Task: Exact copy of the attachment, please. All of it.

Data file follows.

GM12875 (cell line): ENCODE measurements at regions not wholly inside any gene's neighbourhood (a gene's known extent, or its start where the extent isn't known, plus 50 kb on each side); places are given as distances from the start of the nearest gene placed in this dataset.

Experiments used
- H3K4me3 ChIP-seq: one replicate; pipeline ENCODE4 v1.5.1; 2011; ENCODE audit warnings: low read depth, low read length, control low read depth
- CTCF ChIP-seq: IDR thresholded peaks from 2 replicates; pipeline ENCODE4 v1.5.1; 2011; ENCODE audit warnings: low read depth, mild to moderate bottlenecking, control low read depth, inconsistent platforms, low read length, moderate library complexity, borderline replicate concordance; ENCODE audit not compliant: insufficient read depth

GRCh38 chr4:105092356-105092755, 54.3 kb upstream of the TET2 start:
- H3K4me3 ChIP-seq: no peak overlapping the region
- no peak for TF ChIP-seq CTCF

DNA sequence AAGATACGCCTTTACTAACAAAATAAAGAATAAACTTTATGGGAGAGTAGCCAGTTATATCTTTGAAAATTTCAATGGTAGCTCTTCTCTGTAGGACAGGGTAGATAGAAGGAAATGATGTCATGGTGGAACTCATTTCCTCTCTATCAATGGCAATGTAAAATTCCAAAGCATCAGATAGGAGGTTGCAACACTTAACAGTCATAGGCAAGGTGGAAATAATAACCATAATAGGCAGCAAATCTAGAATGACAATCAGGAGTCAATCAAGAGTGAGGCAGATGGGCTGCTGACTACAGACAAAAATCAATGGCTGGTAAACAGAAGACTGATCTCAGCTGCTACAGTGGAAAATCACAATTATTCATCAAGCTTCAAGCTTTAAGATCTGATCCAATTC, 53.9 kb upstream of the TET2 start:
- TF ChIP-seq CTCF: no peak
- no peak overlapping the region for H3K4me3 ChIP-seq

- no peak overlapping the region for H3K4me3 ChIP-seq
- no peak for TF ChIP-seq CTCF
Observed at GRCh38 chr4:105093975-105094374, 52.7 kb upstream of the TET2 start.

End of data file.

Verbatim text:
GM12875 (cell line): ENCODE measurements at regions not wholly inside any gene's neighbourhood (a gene's known extent, or its start where the extent isn't known, plus 50 kb on each side); places are given as distances from the start of the nearest gene placed in this dataset.

Experiments used
- H3K4me3 ChIP-seq: one replicate; pipeline ENCODE4 v1.5.1; 2011; ENCODE audit warnings: low read depth, low read length, control low read depth
- CTCF ChIP-seq: IDR thresholded peaks from 2 replicates; pipeline ENCODE4 v1.5.1; 2011; ENCODE audit warnings: low read depth, mild to moderate bottlenecking, control low read depth, inconsistent platforms, low read length, moderate library complexity, borderline replicate concordance; ENCODE audit not compliant: insufficient read depth

GRCh38 chr4:105092356-105092755, 54.3 kb upstream of the TET2 start:
- H3K4me3 ChIP-seq: no peak overlapping the region
- no peak for TF ChIP-seq CTCF

DNA sequence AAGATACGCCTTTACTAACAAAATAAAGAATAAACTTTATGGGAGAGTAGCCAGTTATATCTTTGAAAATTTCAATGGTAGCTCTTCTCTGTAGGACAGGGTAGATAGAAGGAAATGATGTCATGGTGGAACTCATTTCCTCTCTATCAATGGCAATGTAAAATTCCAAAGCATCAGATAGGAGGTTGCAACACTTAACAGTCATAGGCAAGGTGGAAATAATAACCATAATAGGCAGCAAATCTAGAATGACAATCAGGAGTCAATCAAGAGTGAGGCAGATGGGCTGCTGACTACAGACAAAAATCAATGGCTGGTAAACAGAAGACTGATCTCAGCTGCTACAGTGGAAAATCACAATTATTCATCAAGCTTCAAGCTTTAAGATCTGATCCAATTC, 53.9 kb upstream of the TET2 start:
- TF ChIP-seq CTCF: no peak
- no peak overlapping the region for H3K4me3 ChIP-seq

- no peak overlapping the region for H3K4me3 ChIP-seq
- no peak for TF ChIP-seq CTCF
Observed at GRCh38 chr4:105093975-105094374, 52.7 kb upstream of the TET2 start.